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Cannes: With ‘The Piano,’ Jane Campion Explored the Same Feminist Vision That Will Drive ‘Top of the Lake: China Girl’

The Palme d'Or-winning filmmaker is returning to the festival with a new vision that continues to explore her enduring passions.

“The Piano”

This is the latest installment of a series exploring significant films from the careers of directors showing new work at the 2017 Cannes Film Festival. 

Jane Campion doesn’t put much stock in labels — seemingly preferring to adhere to the old Groucho Marx chestnut, “I don’t want to belong to any club that will accept people like me as a member” — and has spent her career pursuing work that speaks to her sensibilities. Ask Campion for her own views of feminism, and you’re likely to get an answer like the one she gave fellow filmmaker Katherine Dieckmann in a chat for Interview Magazine back in 1992, when she was still working on “The Piano” (then known as “The Piano Lesson”): “I don’t belong to any clubs, and I dislike club mentality of any kind, even feminism—although I do relate to the purpose and point of feminism.”

Clubs, not her thing. But the belief in the “purpose and point” of feminism? Most definitely.

READ MORE: Cannes 2017: 22 Films We Can’t Wait to See at This Year’s Festival

Campion’s sensibilities speak to a consistent feminist mindset — they put women’s stories at their center and approach them with the necessary heft and respect. If you’re looking for a strong female character (strong in the “compelling” or “vivid” sense, not in the overused and overplayed way so often heaped on films that don’t allow their women to exhibit anything approaching weakness or confusion), Campion’s films will always deliver.

While her earliest works, including her daring exploration of the lives of two very different sisters in “Sweetie” and her intriguing biopic of the singular author Janet Frame in “An Angel at My Table,” are invested in the lives of women in refreshing ways, Campion really hit her stride with 1993’s “The Piano.” The list of accolades for the period drama are extensive, though you could start and end that list with the two biggies: that its Palme d’Or win made Campion the first woman to walk away with Cannes’ biggest prize, and her Best Director Oscar nod made her the second woman ever to be in nominated for the award.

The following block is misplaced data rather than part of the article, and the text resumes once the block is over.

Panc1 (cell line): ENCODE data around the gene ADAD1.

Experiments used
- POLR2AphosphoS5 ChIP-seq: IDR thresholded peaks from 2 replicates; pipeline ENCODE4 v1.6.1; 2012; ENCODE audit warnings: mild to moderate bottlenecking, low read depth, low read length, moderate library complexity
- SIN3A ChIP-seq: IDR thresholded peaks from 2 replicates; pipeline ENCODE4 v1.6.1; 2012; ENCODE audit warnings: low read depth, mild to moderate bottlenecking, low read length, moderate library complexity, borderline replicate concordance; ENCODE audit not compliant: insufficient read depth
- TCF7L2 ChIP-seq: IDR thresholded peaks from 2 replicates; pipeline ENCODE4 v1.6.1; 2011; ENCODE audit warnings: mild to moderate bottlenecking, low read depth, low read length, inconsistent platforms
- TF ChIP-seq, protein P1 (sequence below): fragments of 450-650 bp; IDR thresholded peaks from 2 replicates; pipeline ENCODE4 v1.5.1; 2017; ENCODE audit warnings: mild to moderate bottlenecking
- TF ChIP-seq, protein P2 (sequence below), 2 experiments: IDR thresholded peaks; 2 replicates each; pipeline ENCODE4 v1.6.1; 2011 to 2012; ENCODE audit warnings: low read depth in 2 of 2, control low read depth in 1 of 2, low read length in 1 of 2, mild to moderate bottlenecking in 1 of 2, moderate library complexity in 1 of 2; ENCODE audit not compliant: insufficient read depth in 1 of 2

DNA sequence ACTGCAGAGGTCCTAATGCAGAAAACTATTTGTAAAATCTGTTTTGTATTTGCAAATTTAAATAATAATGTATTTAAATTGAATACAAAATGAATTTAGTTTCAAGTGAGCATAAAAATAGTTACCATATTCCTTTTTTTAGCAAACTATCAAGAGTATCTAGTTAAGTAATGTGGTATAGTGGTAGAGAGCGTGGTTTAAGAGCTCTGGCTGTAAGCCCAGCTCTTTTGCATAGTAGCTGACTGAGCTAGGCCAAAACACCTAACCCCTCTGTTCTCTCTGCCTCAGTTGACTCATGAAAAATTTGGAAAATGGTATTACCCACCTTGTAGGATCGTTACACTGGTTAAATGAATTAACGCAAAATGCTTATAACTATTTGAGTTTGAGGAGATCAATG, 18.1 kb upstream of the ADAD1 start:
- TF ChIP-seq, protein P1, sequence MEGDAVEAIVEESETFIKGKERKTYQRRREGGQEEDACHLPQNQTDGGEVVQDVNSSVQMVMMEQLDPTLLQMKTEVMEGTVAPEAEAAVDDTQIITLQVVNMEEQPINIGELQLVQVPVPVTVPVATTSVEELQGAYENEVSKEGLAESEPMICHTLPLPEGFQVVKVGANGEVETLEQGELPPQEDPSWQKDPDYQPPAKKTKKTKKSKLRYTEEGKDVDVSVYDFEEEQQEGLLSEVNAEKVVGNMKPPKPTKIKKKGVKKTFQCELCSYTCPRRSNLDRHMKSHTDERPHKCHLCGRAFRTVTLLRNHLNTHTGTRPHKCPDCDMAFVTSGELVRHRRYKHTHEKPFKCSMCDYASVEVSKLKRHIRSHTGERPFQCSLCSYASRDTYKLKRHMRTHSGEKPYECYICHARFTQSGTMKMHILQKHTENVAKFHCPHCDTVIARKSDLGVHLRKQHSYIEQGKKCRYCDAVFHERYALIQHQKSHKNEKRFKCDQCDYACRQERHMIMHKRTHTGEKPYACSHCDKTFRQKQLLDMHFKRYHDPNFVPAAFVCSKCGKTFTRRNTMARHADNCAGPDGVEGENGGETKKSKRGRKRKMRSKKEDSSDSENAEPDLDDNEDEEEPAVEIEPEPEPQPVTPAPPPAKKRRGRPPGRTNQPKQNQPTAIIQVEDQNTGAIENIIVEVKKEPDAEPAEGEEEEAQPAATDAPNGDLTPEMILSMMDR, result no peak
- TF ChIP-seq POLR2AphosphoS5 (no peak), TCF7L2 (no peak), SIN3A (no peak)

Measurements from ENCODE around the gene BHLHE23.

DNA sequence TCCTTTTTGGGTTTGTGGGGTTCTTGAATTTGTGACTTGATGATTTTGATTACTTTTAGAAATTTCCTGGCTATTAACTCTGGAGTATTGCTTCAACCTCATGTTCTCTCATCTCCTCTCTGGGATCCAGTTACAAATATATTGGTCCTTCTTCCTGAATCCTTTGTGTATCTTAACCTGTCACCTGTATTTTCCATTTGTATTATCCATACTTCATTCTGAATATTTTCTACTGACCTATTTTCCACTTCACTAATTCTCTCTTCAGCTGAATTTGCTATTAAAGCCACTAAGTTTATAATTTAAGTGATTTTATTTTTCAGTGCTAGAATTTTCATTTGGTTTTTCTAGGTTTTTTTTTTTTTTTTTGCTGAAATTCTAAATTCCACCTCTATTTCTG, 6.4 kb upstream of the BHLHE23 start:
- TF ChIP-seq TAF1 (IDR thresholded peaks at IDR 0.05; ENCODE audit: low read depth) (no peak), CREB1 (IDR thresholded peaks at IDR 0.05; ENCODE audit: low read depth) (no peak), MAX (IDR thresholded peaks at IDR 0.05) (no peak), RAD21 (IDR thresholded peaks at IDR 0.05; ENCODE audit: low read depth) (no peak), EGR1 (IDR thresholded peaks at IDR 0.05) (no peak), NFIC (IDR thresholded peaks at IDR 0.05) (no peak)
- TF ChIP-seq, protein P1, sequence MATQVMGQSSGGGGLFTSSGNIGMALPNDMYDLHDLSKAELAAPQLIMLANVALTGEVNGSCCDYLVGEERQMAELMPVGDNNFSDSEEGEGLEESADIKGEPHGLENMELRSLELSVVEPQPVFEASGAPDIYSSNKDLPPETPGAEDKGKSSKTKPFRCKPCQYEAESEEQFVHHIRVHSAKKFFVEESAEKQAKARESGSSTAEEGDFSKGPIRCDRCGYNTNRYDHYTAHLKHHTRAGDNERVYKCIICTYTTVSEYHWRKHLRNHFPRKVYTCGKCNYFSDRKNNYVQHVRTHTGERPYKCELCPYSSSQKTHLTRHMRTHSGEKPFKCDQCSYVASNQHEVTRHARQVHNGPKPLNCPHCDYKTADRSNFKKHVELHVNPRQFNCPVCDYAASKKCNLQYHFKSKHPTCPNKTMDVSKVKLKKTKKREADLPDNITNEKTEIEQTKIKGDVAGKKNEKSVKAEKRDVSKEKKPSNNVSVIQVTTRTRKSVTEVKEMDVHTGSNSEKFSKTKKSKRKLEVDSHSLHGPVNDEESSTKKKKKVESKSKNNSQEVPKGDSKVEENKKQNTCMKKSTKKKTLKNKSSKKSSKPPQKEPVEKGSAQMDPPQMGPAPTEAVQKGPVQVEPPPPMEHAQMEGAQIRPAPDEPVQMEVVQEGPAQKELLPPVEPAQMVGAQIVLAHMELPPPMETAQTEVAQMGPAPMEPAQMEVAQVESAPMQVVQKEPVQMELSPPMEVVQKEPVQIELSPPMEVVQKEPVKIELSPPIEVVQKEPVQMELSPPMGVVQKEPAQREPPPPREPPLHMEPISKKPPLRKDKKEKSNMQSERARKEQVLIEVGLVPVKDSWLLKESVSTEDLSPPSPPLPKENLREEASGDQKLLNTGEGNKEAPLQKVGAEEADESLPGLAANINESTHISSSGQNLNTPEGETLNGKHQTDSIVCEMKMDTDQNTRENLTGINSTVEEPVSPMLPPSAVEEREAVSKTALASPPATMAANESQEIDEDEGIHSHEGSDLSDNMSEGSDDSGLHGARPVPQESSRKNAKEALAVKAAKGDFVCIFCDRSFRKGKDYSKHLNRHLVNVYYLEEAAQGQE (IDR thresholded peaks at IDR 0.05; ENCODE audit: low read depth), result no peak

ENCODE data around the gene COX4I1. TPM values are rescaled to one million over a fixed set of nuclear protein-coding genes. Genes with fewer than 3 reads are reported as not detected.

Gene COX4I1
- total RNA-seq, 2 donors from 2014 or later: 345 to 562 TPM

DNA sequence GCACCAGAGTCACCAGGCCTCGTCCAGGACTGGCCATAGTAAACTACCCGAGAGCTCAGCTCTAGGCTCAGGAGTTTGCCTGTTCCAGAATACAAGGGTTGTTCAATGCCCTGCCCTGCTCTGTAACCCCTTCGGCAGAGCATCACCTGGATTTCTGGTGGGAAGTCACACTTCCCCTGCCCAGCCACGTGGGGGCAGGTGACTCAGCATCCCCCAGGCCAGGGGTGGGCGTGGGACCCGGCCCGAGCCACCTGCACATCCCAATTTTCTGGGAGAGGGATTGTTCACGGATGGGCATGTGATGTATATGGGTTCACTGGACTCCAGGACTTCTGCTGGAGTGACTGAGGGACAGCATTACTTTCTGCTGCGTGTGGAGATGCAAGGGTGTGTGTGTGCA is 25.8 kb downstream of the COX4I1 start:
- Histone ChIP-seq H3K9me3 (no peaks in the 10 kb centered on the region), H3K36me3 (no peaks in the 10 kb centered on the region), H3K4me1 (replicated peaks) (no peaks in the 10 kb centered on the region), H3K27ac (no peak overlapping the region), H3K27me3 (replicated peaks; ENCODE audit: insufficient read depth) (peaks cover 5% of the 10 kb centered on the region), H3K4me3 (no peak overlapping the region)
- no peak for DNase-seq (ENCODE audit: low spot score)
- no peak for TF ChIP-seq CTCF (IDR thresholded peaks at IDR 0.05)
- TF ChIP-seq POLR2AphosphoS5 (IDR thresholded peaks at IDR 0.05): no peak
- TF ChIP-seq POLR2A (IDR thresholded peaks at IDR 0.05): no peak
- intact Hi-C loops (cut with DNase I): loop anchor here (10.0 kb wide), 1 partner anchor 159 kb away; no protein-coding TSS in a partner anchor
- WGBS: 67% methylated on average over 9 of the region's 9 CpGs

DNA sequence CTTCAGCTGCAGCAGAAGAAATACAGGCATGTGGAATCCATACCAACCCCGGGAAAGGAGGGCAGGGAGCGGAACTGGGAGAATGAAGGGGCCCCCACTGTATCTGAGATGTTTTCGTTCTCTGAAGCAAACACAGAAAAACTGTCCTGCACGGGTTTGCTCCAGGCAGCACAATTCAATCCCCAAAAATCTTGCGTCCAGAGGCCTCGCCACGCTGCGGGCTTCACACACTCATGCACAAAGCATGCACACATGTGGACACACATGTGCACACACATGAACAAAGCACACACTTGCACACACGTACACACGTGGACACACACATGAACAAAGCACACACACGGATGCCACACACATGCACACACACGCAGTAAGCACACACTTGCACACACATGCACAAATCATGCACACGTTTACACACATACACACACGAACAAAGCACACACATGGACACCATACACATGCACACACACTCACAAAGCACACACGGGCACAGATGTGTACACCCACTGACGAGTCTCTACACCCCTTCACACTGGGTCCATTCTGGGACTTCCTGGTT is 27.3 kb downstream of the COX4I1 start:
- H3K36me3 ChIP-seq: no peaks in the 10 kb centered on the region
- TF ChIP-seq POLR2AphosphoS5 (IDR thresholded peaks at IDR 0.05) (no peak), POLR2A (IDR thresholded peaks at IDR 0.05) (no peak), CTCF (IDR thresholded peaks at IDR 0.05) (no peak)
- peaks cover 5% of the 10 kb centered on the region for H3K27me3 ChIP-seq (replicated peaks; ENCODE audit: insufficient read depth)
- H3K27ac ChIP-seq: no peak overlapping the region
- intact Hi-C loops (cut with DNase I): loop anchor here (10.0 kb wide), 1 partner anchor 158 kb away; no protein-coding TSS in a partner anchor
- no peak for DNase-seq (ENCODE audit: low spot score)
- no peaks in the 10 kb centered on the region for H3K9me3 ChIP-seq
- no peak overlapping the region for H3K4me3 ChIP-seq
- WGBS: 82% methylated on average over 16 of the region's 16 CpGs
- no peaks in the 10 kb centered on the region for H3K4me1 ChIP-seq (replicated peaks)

bright star

“Bright Star”

The New Zealand filmmaker was no stranger to the Croisette when she bowed the Holly Hunter-starring drama at the 1993 festival, having already screened her shorts at the fest, one that’s not especially receptive to female filmmakers (her short “Peel” won the Short Palme d’Or in 1986). Set in the mid-19th century, the twist on the classic Bluebeard folktale imagines Hunter as the mute and seemingly meek Ada, married off to an unfeeling stranger (Sam Neill) and shipped to his home on the isolated west coast of Campion’s own country. Accompanied by her daughter (Anna Paquin, who would win an Oscar for her work in the film) and the eponymous piano, Ada cares little for the wider world, instead immersing herself in her music.

Ada is insular and self-contained, but Campion outfitted the film with some unique touches that allow Ada to give voice to her passions, care of an inventive voiceover that is presumed to come from her brain, rather than her mouth. While Ada suffers a series of profound setbacks after her arrival, mostly stemming from her husband’s refusal to house her beloved piano, her fortunes change when George promises to take it in, asking for lessons in return. What follows is a wholly unexpected (and, let’s face it, a deeply sensual) romance between the two that comes at great personal cost. While Ada initially rebuffs George’s advances, when she (most willingly and of her own volition) comes around to the tattooed stranger, it opens up her entire life.

“The Piano” isn’t just a big, grand love story; it’s also the intimate exploration of a woman coming to know herself. Ada’s life has been marked by a literal inability to express her desires, but once she has freed herself, she is able to actually demand what she wants. Even a last gasp attempt at mutilation disguised as punishment from Neill’s unnervingly awful Alisdair doesn’t diminish Ada, it only fills her with still more longing and, perhaps most important of all, more longing for expression.

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